What your doctor is reading on Medscape.com:
APRIL 01, 2020 — The American Heart Association (AHA) has issued new guidance for patients with hypertension during the COVID-19 outbreak. At the same time, several new review articles have been published further exploring the possible relationship between the renin-angiotensin system (RAS) and the virus.
The AHA guidance, titled “What people with high blood pressure need to know about COVID-19,” notes that individuals with raised blood pressure may face an increased risk for severe complications if they are infected with the virus. Data from the outbreak in Wuhan, China, shows a 10.5% death rate among people with COVID-19 who also have cardiovascular disease, 7.3% for those with diabetes, 6.3% for those with respiratory disease, 6% for those with high blood pressure, and 5.6% for those with cancer.
The advisory reiterates previous recommendations that patients should not stop taking prescribed angiotensin-converting enzyme (ACE) inhibitors or angiotensin receptor blockers (ARBs) for hypertension, heart failure, or heart disease.
“These medications don’t increase your risk of contracting COVID-19. They are vital to maintaining your blood pressure levels to reduce your risk of heart attack, stroke, and worsening heart disease,” it states.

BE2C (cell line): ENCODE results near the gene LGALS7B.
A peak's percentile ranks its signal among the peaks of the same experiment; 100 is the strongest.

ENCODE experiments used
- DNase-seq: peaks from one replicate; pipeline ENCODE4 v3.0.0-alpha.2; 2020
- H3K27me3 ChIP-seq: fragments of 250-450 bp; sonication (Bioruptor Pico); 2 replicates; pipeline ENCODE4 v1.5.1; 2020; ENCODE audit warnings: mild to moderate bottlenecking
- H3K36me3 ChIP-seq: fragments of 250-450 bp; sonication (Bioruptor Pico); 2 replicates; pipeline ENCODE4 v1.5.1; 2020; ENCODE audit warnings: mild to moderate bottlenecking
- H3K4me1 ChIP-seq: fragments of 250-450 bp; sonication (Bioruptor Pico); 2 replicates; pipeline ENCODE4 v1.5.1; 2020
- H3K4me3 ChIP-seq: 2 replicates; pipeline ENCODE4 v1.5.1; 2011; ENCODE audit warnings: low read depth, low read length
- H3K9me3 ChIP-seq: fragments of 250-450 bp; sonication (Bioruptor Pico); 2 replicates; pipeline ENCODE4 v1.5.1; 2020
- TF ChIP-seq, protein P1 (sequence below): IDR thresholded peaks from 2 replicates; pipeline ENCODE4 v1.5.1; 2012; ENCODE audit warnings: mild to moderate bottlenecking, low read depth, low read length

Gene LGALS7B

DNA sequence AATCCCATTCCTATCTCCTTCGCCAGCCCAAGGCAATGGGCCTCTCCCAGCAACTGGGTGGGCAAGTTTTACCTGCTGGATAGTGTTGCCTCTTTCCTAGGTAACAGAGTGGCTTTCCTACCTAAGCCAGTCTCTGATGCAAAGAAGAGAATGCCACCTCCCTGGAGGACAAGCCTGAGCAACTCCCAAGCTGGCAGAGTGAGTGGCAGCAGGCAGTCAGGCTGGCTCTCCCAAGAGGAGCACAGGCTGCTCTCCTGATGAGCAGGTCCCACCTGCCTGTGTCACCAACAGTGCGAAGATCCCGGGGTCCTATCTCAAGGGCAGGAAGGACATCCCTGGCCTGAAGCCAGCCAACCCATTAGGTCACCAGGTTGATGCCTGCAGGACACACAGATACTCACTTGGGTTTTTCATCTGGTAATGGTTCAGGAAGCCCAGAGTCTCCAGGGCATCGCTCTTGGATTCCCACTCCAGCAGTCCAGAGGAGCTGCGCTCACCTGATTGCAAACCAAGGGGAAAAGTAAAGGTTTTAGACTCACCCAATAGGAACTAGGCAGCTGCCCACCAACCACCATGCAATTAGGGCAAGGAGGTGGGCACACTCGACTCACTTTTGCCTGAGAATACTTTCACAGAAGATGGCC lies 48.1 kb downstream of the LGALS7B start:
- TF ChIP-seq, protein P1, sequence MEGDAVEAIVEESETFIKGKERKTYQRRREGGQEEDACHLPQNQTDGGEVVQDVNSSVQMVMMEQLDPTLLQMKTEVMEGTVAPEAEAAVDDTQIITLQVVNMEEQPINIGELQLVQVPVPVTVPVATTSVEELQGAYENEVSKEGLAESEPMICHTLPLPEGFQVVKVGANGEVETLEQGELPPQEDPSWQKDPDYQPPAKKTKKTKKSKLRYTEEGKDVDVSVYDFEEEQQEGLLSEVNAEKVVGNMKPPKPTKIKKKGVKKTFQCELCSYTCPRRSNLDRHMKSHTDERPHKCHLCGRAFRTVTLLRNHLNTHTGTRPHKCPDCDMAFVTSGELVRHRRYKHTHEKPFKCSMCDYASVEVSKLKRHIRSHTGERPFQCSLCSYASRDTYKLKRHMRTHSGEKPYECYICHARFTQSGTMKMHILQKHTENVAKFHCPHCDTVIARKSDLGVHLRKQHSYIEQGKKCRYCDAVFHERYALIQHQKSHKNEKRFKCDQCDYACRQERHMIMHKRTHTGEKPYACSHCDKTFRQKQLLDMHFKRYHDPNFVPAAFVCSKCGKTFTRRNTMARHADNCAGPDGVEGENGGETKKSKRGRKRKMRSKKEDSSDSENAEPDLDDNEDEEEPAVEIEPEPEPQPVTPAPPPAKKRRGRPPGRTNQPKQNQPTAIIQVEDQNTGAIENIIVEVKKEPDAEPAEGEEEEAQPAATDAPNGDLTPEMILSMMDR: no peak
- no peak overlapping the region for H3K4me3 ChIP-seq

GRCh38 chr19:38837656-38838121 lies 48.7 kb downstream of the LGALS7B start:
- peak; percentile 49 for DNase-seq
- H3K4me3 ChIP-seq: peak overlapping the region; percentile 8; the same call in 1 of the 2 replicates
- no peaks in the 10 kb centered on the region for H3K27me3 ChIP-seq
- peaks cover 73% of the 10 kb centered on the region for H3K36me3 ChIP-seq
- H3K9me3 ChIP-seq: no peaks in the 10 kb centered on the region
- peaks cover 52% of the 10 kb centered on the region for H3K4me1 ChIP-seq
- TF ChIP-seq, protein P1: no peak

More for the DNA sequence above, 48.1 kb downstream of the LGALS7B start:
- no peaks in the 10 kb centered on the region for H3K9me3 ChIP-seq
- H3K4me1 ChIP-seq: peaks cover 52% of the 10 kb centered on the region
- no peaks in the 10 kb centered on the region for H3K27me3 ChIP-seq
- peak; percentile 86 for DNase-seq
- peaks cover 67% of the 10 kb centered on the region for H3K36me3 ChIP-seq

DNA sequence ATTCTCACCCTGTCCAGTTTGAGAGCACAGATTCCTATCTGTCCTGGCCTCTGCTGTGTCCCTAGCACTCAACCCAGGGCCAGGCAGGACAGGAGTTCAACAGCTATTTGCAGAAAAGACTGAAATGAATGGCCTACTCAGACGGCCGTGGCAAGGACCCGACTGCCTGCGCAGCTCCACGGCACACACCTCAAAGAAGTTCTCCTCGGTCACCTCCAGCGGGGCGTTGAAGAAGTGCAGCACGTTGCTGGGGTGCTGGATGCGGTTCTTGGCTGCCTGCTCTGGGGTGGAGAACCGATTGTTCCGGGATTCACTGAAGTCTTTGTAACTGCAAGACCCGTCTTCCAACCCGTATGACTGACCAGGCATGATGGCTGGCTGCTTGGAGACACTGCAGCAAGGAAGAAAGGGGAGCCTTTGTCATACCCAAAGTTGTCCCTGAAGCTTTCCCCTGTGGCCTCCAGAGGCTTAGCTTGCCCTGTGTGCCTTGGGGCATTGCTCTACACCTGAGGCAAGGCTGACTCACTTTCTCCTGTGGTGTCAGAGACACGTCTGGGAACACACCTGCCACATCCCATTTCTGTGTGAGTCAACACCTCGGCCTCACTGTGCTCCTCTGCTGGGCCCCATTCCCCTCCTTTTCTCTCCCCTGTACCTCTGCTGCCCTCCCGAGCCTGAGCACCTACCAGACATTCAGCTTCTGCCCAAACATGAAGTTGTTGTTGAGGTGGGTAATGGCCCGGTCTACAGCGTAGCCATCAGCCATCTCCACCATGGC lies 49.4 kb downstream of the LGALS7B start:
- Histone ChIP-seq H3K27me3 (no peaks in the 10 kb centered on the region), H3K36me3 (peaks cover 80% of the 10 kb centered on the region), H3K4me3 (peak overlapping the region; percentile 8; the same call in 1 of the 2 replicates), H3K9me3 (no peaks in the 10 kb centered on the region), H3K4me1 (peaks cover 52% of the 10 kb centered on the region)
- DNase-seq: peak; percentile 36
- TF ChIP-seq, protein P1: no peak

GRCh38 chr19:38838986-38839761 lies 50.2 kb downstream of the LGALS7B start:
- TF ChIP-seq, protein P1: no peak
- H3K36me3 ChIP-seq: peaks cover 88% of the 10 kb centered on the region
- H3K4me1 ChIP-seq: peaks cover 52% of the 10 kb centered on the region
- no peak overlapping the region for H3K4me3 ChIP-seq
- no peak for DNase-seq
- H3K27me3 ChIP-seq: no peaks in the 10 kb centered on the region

Under the heading “Caution is key,” the guidance warns that some common habits or medicines and supplements can raise blood pressure, including nonsteroidal anti-inflammatory drugs and decongestants. “People with heart concerns should limit or avoid them, especially if their blood pressure is uncontrolled,” it states.
It also advises that people taking medication for mental health, corticosteroids, oral birthcontrol, immunosuppressants, and some cancer medications should monitor blood pressure to make sure it’s under control.
The guidance advises that people should limit both alcohol and caffeine because too much can raise blood pressure. “Caffeine should be capped at three cups per day in general, and most people with high blood pressure should avoid it,” the guidance states. Some herbal supplements, such as licorice, can also raise blood pressure, it adds.
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Meanwhile, several more commentators have reviewed evidence on the relationship between the RAS and COVID-19 infection. These include commentaries published in the New England Journal of Medicine, Lancet Respiratory Medicine, and Mayo Clinic Proceedings.